Cast & Crew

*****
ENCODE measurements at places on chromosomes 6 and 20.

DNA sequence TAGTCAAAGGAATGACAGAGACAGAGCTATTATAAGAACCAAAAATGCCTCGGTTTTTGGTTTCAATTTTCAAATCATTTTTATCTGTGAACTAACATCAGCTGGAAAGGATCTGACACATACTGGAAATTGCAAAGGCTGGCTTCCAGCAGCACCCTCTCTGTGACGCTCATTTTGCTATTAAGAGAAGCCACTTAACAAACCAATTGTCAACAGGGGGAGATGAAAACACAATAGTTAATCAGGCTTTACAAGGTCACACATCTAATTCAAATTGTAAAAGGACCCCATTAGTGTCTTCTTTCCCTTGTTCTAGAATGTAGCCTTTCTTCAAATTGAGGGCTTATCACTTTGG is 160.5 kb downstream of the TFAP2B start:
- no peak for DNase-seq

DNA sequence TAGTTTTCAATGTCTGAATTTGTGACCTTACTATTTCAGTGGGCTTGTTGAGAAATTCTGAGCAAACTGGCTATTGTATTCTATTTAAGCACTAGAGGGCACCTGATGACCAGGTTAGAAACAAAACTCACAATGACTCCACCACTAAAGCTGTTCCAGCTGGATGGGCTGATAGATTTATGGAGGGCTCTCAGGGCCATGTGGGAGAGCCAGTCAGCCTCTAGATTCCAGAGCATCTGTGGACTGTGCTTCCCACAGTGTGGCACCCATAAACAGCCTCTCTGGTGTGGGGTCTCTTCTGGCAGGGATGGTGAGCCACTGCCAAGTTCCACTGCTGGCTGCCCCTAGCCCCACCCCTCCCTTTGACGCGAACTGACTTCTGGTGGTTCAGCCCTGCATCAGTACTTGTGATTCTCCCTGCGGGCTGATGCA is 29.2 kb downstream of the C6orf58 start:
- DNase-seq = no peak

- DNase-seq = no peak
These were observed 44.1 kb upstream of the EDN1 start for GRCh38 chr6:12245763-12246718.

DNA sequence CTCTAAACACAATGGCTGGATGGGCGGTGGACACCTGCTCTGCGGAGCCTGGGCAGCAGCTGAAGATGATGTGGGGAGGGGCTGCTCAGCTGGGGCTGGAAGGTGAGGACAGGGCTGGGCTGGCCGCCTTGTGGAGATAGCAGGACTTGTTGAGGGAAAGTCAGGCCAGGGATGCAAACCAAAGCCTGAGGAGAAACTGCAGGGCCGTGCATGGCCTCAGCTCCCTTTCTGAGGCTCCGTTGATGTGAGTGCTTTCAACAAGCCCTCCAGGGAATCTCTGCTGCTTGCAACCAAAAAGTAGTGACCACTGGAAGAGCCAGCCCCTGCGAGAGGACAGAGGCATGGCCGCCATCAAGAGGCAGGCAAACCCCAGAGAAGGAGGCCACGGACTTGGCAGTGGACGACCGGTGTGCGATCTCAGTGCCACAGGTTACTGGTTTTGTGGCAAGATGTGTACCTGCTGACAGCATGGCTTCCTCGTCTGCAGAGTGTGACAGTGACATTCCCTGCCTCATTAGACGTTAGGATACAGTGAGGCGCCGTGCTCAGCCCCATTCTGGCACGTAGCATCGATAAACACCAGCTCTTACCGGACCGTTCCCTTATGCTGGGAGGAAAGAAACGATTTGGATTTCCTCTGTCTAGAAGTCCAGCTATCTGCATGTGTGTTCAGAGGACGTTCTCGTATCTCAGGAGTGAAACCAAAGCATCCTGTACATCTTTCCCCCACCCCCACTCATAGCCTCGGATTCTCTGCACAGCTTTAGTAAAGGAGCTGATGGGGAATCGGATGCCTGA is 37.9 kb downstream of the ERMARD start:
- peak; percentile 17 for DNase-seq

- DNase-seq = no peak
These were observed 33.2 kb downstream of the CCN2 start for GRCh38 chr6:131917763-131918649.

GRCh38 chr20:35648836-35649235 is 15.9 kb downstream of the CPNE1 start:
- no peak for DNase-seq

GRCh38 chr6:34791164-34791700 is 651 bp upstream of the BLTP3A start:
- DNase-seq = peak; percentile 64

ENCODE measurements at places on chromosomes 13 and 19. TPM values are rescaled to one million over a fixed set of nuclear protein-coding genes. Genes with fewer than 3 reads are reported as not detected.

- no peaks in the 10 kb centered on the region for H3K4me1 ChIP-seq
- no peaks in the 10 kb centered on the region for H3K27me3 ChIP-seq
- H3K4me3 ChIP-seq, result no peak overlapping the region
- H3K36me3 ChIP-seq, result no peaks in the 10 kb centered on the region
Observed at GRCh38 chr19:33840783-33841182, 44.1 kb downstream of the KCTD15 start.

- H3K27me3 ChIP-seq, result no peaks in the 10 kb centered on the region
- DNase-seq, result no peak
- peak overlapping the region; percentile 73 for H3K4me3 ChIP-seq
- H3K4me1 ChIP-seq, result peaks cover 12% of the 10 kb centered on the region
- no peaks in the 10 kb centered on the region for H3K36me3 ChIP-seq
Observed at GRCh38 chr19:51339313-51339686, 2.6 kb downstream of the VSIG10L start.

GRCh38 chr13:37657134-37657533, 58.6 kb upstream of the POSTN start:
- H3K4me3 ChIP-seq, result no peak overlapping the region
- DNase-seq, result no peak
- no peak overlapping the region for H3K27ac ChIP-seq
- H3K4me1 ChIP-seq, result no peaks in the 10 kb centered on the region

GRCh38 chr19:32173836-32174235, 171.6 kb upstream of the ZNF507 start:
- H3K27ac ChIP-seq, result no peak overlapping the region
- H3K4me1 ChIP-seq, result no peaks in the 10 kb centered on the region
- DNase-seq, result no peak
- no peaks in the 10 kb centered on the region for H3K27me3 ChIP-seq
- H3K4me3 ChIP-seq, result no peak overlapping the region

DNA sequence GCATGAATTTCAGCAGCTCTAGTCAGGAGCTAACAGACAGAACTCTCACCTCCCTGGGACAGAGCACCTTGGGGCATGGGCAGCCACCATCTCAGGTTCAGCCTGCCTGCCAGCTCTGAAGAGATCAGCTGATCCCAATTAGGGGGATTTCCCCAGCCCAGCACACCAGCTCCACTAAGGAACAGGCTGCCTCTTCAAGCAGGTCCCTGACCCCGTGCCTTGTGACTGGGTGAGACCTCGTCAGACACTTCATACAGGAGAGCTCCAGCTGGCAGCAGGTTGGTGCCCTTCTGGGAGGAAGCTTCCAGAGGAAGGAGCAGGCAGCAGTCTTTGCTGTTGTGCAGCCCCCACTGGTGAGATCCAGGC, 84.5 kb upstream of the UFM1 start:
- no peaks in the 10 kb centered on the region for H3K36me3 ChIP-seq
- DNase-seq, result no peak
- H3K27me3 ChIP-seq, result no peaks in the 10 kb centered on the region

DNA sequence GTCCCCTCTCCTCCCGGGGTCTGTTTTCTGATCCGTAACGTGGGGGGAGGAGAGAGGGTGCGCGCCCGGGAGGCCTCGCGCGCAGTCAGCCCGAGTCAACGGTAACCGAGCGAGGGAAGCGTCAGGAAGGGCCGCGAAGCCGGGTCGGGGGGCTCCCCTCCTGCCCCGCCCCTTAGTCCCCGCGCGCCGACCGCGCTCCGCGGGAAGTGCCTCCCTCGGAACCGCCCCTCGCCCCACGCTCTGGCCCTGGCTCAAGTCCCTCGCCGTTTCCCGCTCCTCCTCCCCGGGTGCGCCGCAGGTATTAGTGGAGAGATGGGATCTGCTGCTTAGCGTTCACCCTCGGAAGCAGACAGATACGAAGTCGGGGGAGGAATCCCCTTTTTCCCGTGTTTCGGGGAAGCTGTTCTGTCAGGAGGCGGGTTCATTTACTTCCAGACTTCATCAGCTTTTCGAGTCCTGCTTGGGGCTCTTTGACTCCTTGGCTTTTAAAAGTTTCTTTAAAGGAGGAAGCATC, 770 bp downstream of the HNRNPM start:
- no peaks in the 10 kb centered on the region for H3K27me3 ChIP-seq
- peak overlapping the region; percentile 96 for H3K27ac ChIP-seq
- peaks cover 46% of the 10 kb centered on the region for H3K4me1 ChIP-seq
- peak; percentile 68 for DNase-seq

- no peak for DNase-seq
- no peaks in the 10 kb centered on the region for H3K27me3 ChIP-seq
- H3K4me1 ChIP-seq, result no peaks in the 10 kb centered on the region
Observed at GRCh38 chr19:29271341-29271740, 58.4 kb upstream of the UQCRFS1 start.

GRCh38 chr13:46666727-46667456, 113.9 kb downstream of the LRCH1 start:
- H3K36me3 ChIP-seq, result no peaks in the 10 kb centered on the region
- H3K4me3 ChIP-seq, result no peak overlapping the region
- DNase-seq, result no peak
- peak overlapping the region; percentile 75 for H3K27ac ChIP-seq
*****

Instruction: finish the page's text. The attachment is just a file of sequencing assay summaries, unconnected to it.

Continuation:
When a job assignment forces him to relocate in India, English businessman Robert Maury ignores the admonitions of his spinster sister Honora and sends his young country wife Elsie to live in Paris for a year. After a short time in Paris, Elsie loses her social naivete and becomes a sophisticated woman-about-town, attracting the attention of Don Arturo de Borgus, a handsome Spanish bachelor. Out of fear that her attachment to Arturo will lead her to adultery, Elsie informs the Spaniard that their year-long platonic affair must end. On the same day, Elsie receives word that Robert will be arriving from India that night, thus strengthening her resolve to terminate her relationship with Arturo. The ever persistent Arturo, however, begs Paula Vrain, a friend of Elsie, to invite Elsie to a party at a viscountess' home that afternoon. At the party, Arturo romances Elsie and, after a slow tango, convinces her to join him for a few days at his estate in Spain. To Elsie's surprise, Robert, having arrived early in Paris, shows up at the party and is stunned by the changes he perceives in his wife. Elsie, too, finds Robert transformed--colder and more distant--and her discomfort encourages her to postpone her departure for London and slip away to Arturo's remote estate. There, Arturo and his servant Serafin plot to seduce Elsie, who soon succumbs to the don's kisses. Before she will make love to him, however, Elsie insists on writing a letter to Robert in which she declares her love for the nobleman. As Elsie is about to give in to Arturo, Carlos, a local peasant, enters and reveals that the don had seduced his teenaged daughter, who then died in childbirth. Elsie watches horrified as Juan kills Arturo, then remembers the damning letter that has already been mailed to Robert. Unable to intercept the letter in Spain, Elsie rushes home to England and waits day after day for the letter to arrive. Her interest in the mail arouses the suspicions of Honora, who finds a newspaper clipping in which Arturo's murder is discussed in connection with a mysterious "dark lady." Sure that Elsie is the "dark lady," Honora accuses her of adultery in front of a disbelieving Robert, then announces her intention to move. Later, Serafin shows up at the house, posing as a businessman, and threatens to show Robert the letter, which he had never mailed, if Elsie refuses to help him defraud her husband in a business deal. Robert, having overheard Serafin's threats, grabs the envelope and reveals that it contains only blank paper. Thus unarmed, Serafin is forced to depart, while Elsie, who realizes that Arturo had substituted her letter for blank paper, tries to confess to Robert. The devoted Robert, however, refuses to listen and embraces his repentant wife.